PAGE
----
Musical Worship in the New Testament Church and the Use of the Instrument

By Philip Sanders

Many people do not understand why anyone would discuss the use of instruments in the worship of the church. Most folks believe that churches have always used instruments of music in their worship. They are surprised to find that some churches today don’t use instruments, and they think them rather peculiar. Churches, however, did not always use instruments; and some churches have never used instruments. In fact, Christians for several centuries were adamantly opposed to using any instruments of music in worship. Not until the thirteenth century AD did churches begin using the instrument widely. Some might ask why one should return to the ancient practice and not adopt the musical instruments so popular today.

In asking this question we are not asking about personal preferences or heritage’s. We are not interested in opinions or feelings. What we are asking is, what does God desire. The New Testament is God’s written revelation to all, a faith once for all time delivered to the saints (Jude 3). The New Testament Scriptures provide for us all things that pertain to life and godliness (2 Pet. 1:3), and fulfill Jesus’ promise to guide the apostles into all truth (John 16:12-13). The Scriptures tell us what God desires in worship musically, but His instructions never include the use of instruments. Since we are charged to handle Scripture accurately (2 Tim. 2:15), we should review the relevant passages pertaining to musical worship among Christians:

  • And after singing a hymn, they went out to the Mount of Olives. (Matt. 26:30; Mark 14:26)
  • But about midnight Paul and Silas were praying and singing hymns of praise to God, and the prisoners were listening to them (Acts 16:25).
  • And for the Gentiles to glorify God for His mercy; as it is written, “Therefore I will give praise to thee among the gentiles, and I will sing to thy name.” (Rom. 15:9) 
  • What is the outcome then? I shall pray with the spirit and I shall pray with the mind also; I shall sing with the spirit and I shall sing with the mind also. (1 Cor. 14:15) 
  • What is the outcome then, brethren? When you assemble, each one has a psalm, has a teaching, has a revelation, has a tongue, has an interpretation. Let all things be done for edification. (1 Cor. 14:26) 
  • And do not get drunk with wine, for that is dissipation, but be filled with the Spirit, speaking to one another in psalms and hymns and spiritual songs, singing and making melody with your heart to the Lord (Eph. 5:18,19). 
  • Let the word of Christ richly dwell within you, with all wisdom teaching and admonishing one another with psalms and hymns and spiritual songs, singing with thankfulness in your hearts to God. (Col. 3:16)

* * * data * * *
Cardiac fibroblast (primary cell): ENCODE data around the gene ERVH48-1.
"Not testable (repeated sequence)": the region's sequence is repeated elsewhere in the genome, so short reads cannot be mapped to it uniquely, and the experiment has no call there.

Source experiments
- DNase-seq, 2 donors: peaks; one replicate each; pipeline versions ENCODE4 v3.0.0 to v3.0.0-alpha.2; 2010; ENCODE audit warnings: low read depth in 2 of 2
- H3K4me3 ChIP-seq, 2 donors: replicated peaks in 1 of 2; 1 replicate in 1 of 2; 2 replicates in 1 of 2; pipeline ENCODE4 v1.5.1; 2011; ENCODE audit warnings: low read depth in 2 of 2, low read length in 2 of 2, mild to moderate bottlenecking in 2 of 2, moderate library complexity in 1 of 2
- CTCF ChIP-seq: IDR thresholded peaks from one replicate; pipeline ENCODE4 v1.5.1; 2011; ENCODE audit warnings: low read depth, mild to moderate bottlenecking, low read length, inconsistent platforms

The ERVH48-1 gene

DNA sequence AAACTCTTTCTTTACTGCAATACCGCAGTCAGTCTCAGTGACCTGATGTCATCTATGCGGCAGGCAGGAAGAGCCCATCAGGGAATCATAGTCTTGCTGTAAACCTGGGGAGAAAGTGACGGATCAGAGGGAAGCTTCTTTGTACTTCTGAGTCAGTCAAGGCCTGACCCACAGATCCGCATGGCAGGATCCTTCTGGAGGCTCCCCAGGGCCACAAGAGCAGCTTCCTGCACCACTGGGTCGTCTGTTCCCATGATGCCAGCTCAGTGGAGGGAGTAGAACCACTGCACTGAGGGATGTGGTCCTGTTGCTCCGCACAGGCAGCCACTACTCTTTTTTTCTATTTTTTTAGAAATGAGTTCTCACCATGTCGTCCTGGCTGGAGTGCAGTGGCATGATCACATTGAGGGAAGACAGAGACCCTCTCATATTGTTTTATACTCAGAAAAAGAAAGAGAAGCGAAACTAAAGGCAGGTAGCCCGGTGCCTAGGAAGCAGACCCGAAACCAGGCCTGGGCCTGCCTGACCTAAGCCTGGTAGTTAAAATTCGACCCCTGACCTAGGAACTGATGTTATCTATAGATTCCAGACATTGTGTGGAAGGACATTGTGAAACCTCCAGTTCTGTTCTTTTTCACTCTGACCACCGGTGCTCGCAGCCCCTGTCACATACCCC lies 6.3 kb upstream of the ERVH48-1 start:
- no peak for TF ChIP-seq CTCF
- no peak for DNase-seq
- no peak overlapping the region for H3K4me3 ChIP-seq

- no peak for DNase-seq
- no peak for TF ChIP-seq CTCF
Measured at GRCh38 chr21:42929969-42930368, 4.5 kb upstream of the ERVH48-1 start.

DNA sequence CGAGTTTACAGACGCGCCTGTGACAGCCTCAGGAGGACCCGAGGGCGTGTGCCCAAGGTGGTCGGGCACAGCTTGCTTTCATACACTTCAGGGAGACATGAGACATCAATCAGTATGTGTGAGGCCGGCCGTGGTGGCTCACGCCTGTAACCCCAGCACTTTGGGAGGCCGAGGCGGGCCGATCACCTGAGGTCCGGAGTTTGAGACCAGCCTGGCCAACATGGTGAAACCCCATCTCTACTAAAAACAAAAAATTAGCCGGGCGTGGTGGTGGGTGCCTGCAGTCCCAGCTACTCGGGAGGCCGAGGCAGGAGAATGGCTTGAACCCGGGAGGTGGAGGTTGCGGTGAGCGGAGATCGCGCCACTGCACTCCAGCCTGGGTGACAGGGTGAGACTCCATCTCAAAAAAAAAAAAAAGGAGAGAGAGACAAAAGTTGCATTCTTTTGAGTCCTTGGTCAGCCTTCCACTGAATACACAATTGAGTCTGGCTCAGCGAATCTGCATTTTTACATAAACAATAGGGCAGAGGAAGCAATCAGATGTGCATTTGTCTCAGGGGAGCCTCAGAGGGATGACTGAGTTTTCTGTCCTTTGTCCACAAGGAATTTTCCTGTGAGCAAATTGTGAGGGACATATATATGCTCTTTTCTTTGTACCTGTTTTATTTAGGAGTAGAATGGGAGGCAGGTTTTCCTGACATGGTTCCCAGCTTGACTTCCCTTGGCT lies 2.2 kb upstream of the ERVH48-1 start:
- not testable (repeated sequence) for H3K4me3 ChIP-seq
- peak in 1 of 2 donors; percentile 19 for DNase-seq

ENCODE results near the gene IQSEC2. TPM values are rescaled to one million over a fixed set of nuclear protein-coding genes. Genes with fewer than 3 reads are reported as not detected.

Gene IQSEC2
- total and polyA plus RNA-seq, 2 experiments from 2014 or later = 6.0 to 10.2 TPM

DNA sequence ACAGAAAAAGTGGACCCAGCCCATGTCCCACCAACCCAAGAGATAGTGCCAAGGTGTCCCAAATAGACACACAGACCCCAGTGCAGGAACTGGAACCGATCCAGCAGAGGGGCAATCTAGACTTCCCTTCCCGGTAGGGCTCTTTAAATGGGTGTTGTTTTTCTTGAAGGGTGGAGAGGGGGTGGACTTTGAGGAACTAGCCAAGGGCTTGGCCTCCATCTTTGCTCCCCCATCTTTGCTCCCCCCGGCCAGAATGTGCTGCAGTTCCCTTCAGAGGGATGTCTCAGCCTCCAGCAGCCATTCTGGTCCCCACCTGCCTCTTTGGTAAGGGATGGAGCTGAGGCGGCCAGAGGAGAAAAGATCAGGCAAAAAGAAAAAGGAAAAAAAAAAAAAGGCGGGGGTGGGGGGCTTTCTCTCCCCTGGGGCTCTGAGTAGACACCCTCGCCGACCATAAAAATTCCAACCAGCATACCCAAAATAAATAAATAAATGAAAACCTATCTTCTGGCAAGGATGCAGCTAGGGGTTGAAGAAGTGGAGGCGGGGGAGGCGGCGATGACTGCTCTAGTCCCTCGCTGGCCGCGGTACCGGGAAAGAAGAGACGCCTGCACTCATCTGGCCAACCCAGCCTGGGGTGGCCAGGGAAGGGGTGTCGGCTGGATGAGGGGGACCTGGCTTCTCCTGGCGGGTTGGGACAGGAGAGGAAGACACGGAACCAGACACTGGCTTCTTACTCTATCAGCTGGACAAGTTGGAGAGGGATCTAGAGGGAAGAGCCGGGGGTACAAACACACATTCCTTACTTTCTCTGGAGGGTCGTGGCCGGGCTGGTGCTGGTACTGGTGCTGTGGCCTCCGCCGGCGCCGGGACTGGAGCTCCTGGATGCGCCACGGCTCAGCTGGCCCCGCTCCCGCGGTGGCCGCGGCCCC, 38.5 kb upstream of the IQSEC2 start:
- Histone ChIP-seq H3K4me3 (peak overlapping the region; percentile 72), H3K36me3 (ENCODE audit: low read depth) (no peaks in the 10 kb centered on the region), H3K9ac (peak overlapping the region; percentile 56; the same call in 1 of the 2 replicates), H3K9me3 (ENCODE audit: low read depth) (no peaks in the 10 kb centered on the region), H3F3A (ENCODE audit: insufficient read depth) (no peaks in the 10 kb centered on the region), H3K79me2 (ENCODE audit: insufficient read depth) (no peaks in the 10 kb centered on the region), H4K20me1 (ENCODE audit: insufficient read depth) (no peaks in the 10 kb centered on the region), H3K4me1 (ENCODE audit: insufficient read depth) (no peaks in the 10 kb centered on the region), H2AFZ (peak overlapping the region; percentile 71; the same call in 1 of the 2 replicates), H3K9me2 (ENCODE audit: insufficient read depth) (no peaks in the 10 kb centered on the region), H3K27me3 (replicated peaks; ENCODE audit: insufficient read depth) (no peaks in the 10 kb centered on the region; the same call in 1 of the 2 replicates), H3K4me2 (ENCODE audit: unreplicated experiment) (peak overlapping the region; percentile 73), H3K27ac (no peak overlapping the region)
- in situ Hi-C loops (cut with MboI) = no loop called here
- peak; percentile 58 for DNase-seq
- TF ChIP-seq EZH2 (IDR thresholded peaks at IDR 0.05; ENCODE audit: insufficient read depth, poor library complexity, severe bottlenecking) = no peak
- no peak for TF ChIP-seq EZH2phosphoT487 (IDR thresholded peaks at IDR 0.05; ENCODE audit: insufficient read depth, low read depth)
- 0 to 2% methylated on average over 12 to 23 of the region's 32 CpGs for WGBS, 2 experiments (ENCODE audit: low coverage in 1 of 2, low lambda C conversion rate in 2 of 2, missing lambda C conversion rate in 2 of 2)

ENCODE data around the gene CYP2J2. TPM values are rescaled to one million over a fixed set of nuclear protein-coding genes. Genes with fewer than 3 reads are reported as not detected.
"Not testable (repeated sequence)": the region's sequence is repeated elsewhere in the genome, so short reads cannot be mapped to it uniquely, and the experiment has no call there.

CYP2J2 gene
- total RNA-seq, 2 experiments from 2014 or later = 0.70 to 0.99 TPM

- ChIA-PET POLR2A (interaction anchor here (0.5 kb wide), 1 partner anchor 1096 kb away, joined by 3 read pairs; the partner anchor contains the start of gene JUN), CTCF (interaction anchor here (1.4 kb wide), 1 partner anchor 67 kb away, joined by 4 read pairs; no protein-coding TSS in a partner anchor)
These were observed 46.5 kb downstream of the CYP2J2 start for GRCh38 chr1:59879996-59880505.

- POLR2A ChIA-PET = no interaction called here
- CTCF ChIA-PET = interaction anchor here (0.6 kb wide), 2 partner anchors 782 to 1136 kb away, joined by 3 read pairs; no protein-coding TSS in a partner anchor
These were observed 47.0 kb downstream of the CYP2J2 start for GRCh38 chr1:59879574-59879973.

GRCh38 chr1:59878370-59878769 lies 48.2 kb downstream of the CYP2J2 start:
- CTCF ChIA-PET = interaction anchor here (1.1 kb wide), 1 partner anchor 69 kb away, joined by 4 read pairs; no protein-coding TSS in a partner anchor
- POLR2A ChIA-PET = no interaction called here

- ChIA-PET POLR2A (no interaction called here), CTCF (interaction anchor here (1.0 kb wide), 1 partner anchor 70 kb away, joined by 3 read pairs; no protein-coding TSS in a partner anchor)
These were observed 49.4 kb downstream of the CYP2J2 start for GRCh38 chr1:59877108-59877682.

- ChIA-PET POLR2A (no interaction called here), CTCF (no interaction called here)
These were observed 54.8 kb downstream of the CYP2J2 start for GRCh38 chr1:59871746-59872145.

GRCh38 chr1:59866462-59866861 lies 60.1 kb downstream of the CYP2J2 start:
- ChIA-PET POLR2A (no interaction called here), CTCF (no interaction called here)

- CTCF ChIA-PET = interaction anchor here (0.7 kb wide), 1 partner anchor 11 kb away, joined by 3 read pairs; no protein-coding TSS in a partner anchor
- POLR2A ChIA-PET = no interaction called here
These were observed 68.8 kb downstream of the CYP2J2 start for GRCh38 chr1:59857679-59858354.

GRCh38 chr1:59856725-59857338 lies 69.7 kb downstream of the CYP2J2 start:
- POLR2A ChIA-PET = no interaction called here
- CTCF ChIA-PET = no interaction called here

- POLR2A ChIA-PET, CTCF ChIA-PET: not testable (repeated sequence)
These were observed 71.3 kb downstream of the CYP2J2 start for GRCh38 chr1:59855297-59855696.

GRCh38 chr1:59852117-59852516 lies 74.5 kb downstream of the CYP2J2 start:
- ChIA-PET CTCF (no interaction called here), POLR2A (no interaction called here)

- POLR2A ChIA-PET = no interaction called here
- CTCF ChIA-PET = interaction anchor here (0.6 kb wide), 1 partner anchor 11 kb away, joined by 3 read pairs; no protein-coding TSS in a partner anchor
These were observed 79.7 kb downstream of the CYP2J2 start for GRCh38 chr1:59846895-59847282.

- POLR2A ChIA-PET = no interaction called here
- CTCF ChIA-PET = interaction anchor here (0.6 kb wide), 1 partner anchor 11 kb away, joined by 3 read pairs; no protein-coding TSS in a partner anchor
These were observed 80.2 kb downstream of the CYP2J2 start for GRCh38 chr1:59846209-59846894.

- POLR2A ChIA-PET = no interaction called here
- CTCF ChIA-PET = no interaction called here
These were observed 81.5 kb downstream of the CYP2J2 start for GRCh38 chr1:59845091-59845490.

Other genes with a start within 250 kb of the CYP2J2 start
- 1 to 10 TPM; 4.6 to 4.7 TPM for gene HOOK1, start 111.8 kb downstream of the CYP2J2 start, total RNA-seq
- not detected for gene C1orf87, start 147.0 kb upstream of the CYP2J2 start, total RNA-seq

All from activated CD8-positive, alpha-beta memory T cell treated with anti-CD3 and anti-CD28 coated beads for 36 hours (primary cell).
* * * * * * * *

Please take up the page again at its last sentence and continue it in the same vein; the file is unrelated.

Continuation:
• Saying, “I will proclaim Thy name to my brethren, in the midst of the congregation I will sing Thy praise.” (Heb. 2:12) 
  • Through Him then, let us continually offer up a sacrifice of praise to God, that is, the fruit of lips that give thanks to His name. (Heb. 13:15) 
  • Is anyone among you suffering? Let him pray. Is anyone cheerful? Let him sing praises. (James 5:13)

In each and every instance, the music described emphasizes verbal communication: singing, speaking, teaching, making melody in your hearts, confessing, giving thanks, and the fruit of lips. The absence of a reference to instrumental music is startling. God desires music that is both of the mind and the spirit, not something irrational or nonverbal. God did not accidentally leave out instruments in these passages. There must have been a reason. When one considers the common use of instruments among pagans and in the Jewish temple, one is quite shocked to see Christian opposition to their use. Instruments cannot speak, teach, admonish, give thanks, praise, proclaim, confess or make melody on your heart.These are the things God wants us to accomplish in our singing. Instruments of music fail to do any of them. This is what makes them additions; they do something different from the instruction. They go beyond the instructions in the New Testament. Jesus taught us in Matt. 7:21-27 that Christians are to do what He says in order to obey His will and enter heaven. The burden of proof for pianos and organs must be on the one who introduces them to show where Jesus has instructed this form of worship. There has never been any evidence from the Bible, from the language, or from history to show that instrumental music in Christian worship has won God’s approval.

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